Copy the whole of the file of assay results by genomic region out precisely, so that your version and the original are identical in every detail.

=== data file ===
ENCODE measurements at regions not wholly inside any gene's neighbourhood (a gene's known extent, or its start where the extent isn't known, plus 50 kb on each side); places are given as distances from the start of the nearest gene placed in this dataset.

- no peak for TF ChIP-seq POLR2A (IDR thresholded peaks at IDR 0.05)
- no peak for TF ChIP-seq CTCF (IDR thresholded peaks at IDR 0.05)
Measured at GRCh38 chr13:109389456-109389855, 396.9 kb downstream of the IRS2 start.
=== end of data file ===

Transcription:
ENCODE measurements at regions not wholly inside any gene's neighbourhood (a gene's known extent, or its start where the extent isn't known, plus 50 kb on each side); places are given as distances from the start of the nearest gene placed in this dataset.

- no peak for TF ChIP-seq POLR2A (IDR thresholded peaks at IDR 0.05)
- no peak for TF ChIP-seq CTCF (IDR thresholded peaks at IDR 0.05)
Measured at GRCh38 chr13:109389456-109389855, 396.9 kb downstream of the IRS2 start.